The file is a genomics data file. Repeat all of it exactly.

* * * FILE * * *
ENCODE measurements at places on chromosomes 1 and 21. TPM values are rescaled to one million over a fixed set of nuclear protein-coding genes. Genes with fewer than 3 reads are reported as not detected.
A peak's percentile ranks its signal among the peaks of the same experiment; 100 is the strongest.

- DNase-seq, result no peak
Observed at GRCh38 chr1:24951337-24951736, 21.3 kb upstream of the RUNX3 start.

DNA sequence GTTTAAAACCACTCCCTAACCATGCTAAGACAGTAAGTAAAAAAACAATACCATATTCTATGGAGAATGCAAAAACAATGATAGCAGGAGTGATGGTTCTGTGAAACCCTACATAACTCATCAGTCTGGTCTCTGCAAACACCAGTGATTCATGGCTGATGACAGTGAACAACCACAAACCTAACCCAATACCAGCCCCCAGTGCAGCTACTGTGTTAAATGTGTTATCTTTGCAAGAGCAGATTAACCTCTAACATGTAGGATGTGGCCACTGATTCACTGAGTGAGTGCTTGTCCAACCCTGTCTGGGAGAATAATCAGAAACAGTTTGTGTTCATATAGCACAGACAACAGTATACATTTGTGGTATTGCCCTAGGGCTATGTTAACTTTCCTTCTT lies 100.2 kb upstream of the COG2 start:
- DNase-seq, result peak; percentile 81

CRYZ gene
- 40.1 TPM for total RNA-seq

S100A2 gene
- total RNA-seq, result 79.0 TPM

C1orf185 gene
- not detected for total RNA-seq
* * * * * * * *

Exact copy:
ENCODE measurements at places on chromosomes 1 and 21. TPM values are rescaled to one million over a fixed set of nuclear protein-coding genes. Genes with fewer than 3 reads are reported as not detected.
A peak's percentile ranks its signal among the peaks of the same experiment; 100 is the strongest.

- DNase-seq, result no peak
Observed at GRCh38 chr1:24951337-24951736, 21.3 kb upstream of the RUNX3 start.

DNA sequence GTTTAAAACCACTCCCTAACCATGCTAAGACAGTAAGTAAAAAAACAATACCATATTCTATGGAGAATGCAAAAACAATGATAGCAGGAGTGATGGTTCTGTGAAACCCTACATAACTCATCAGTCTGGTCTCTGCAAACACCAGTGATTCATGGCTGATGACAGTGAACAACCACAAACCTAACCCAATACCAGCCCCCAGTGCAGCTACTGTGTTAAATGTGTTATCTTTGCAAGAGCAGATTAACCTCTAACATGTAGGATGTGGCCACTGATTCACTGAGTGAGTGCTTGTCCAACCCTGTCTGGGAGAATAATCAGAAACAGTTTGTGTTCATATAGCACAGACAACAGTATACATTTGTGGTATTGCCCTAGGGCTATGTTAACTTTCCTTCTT lies 100.2 kb upstream of the COG2 start:
- DNase-seq, result peak; percentile 81

CRYZ gene
- 40.1 TPM for total RNA-seq

S100A2 gene
- total RNA-seq, result 79.0 TPM

C1orf185 gene
- not detected for total RNA-seq